Tag Archives: Change Management

Selling Change – lessons from Brexit

Is the reason so many change initiatives fail an excessive focus on the ‘technical benefits’ and future value?  Some of the lessons from the Brexit campaign would suggest ‘YES’!

brexit

Before people will buy into a new opportunity (the ‘change’) it helps if they are unhappy with the status quo.  If this unhappiness can be magnified the willingness to embrace an uncertain future can be increased.  The Brexit ‘Leave campaign’ is an extreme example of creating this desire. Most of the focus of ‘Leave campaign’ seems to have been tailored towards raising the level of unhappiness with the status quo. A few key examples:

EU bureaucracy – it exists and it is a significant burden; by simply focusing on the ‘perceived pain’ (most electors have very little contact with the regulations) a desire to leave was generated. The counter points carefully ignored include:

  1. If the UK leaves it will need its own regulations for public health and safety
  2. Firms that want to export to Europe will have more bureaucracy to deal with, complying with both the UK rules and the EU rules (the alternative is to cut off 50% of your export market).

EU bureaucrats – the unelected and unaccountable masses in Brussels!  This ignores the fact UK bureaucrats are unelected and both sets are accountable to their respective parliaments.  However, the perception of lack of control and accountability was significant despite the fact 99% of the UK electors have no control over UK bureaucrats.

Immigration and Islam. ‘Taking control of UK borders’ seemed to be the biggest factor in the debate.  It’s a nice idea that ignores history:

  1. The vast majority of Islamic migrants in the UK arrived before the UK joined the EU (or these days their parents arrived…). Until the 1960s Commonwealth citizens had UK passports and a right of residence in the UK.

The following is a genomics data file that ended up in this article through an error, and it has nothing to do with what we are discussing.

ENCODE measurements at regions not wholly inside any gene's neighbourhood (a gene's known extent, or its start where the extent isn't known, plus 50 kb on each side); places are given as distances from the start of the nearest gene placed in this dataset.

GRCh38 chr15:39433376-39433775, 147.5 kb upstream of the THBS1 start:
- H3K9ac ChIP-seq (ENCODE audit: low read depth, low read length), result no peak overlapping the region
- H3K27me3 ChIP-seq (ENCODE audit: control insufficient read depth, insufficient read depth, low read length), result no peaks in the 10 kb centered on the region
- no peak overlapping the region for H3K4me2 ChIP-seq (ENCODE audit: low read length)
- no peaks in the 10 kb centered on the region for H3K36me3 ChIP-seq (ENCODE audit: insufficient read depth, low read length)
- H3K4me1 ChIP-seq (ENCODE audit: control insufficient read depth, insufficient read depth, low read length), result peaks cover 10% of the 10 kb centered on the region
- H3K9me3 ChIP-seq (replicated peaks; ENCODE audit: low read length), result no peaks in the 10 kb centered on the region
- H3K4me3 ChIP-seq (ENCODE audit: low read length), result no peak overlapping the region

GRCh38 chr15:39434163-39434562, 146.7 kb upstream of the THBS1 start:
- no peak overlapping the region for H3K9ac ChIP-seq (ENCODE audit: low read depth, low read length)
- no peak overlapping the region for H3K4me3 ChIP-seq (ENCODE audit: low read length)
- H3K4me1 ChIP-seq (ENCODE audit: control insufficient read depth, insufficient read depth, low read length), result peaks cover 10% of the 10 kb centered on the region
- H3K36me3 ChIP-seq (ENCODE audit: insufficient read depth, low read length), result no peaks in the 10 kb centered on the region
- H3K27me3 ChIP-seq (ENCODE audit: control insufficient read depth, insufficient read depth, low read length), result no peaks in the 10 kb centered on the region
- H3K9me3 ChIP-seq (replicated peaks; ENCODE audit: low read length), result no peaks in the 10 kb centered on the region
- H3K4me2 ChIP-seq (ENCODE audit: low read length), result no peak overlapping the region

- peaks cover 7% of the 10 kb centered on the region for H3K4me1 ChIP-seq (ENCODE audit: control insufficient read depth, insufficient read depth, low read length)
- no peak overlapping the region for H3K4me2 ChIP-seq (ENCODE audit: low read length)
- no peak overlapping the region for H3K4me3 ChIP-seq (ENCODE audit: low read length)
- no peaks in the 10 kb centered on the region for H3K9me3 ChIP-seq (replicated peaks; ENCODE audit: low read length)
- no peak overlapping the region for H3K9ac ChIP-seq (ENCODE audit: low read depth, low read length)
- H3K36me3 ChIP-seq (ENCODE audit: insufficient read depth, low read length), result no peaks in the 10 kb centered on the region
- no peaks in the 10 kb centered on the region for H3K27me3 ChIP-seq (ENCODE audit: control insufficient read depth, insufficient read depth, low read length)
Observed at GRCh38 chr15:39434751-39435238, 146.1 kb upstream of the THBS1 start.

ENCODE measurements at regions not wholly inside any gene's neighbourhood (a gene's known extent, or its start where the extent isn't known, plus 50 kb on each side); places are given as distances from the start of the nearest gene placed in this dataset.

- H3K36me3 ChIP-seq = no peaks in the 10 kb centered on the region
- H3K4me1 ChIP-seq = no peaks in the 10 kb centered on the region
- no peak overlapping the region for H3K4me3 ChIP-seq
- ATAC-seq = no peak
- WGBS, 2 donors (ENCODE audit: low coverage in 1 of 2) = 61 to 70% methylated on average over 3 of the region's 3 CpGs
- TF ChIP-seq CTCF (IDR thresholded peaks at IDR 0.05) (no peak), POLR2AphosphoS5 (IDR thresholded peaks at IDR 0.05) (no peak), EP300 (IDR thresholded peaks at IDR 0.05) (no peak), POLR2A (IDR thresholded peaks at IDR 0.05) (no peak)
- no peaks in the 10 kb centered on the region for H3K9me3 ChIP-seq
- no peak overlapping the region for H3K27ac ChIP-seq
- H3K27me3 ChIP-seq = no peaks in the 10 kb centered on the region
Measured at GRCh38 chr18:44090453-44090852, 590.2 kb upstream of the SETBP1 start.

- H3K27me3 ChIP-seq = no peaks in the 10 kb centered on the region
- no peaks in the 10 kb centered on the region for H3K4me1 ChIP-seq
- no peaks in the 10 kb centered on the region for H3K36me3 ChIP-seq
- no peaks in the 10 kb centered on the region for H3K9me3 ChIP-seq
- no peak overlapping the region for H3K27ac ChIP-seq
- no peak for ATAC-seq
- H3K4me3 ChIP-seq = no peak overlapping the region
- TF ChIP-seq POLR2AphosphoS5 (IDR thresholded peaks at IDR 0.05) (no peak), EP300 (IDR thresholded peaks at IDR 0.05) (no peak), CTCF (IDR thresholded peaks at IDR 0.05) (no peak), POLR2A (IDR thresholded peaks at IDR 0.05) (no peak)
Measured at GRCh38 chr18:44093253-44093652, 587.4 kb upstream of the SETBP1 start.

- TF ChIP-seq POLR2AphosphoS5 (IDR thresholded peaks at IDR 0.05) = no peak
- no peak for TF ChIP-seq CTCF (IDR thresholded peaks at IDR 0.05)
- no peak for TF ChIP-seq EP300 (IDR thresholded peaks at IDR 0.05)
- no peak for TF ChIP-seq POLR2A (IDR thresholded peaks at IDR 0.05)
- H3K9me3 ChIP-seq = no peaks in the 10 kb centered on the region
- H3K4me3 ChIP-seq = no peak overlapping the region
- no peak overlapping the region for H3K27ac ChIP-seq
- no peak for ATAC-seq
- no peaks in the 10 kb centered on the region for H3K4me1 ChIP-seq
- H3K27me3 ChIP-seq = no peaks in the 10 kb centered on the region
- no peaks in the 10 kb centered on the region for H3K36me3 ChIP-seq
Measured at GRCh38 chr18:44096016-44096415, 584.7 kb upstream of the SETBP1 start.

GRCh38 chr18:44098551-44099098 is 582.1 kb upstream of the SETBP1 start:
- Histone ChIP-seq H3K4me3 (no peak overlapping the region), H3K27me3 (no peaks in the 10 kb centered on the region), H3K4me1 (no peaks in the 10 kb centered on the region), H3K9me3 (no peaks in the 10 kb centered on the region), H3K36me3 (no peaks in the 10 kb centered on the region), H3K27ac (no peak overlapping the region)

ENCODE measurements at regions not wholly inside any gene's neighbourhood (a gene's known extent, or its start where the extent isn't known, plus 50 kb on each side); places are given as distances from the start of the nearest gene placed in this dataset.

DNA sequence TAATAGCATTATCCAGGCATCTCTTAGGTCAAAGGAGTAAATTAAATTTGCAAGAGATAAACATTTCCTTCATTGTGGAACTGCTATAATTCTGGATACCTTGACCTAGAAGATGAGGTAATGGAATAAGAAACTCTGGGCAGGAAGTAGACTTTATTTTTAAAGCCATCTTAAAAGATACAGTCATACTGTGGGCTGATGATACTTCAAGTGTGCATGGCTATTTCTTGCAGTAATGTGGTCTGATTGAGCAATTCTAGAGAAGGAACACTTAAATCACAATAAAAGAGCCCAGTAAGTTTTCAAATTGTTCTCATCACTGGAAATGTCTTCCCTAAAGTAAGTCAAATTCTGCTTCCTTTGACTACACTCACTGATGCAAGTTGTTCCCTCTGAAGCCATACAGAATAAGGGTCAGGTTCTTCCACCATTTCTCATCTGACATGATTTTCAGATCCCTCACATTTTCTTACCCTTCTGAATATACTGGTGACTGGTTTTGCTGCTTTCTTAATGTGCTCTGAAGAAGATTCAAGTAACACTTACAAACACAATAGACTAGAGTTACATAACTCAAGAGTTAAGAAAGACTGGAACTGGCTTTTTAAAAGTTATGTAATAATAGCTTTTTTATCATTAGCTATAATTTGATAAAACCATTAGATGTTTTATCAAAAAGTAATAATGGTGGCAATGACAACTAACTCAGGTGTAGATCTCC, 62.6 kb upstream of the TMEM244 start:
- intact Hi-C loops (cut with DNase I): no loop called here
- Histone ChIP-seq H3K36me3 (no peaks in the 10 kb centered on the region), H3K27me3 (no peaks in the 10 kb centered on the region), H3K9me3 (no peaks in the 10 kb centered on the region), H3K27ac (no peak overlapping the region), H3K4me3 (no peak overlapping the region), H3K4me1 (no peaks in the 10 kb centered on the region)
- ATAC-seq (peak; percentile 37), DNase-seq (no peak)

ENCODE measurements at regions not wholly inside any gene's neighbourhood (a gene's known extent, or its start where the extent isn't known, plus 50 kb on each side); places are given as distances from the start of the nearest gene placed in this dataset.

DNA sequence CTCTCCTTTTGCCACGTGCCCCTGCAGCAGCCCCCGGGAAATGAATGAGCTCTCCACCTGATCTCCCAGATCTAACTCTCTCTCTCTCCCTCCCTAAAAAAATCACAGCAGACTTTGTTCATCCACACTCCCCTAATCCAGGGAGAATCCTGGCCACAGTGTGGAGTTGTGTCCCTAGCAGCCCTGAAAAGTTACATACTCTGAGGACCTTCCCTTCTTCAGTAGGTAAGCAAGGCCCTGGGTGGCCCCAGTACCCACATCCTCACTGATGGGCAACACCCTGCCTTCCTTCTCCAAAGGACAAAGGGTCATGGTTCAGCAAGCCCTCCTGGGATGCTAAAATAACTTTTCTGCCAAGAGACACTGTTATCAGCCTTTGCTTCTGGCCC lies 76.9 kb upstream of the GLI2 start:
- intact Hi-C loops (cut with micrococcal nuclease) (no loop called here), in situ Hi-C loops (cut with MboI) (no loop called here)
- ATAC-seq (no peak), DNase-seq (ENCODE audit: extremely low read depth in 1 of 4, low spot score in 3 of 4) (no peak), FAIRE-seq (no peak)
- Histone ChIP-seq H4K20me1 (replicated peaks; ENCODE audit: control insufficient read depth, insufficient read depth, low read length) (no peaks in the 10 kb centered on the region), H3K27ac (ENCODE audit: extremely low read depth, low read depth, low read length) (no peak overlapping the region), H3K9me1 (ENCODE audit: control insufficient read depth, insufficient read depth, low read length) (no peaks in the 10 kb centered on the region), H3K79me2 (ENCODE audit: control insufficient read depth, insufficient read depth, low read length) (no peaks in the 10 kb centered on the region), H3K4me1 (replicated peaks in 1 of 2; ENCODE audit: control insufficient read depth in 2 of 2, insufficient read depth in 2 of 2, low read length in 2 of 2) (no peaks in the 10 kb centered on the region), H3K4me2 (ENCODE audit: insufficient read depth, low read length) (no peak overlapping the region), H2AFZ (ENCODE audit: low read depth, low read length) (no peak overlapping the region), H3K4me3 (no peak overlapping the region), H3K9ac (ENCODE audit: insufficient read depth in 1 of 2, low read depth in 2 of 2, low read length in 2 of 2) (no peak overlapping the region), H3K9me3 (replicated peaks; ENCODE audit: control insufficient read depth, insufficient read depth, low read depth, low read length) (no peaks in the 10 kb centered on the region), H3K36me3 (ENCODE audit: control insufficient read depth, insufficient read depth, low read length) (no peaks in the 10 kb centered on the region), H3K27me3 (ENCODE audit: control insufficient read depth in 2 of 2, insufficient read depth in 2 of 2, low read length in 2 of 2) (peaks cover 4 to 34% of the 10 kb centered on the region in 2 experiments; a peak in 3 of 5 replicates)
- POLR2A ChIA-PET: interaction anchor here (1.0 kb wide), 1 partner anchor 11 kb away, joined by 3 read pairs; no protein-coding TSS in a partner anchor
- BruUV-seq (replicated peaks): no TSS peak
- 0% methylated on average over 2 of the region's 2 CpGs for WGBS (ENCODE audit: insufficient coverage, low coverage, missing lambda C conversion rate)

2. The EU is less than 5% Islamic.
  3. Freedom to work in the EU is a two-way process – the right to work and access to workers is important (and has virtually nothing to do with ‘immigration’).

Trade deals. Negotiating ‘trade deals’ to the benefit of the UK…..   Ignoring the fact that any trade deal requires concessions and most take 5 to 10 years to negotiate. The ‘other party’ has to see a significant benefit.

 

Lessons from Brexit!

The positive lesson for change proponents is to spend more time on creating the desire for change. Most people in an organisation can ‘live with’ the status quo (but are aware of the problems and pain points), and are likely to be frightened with the perceived threats and challenges of the proposed change.  Digging into the ‘pain points’ and offering constructive solutions may provide a powerful basis for building the desire for change.  This is a very different approach to starting with an emphasis on the future benefits and opportunities the proposed change will bring.

The processes needed to sell the change to the organisation’s executive decision makers have to focus on benefits and value, but Brexit suggests a different approach may be beneficial when approaching the people within the organisation affected by the change.

Ethics matter!  “You can fool all the people some of the time and some of the people all the time, but you cannot fool all the people all the time[1]”. What has yet to wash out in the Brexit aftermath is the lack of ethics and in some cases blatant dishonesty of the ‘Leave campaign’. I suspect there will be a major backlash against the people responsible for the ‘Leave campaign’ as people become aware of the exaggerations and deceptions.  The current crash in the Pound and the almost inevitable recession it will cause were predicted.  What was missed from the UK debate, and is essential in an organisational change initiative, is recognition of the challenges of the change – offset by the vision of future benefits. Ethics are not negotiable!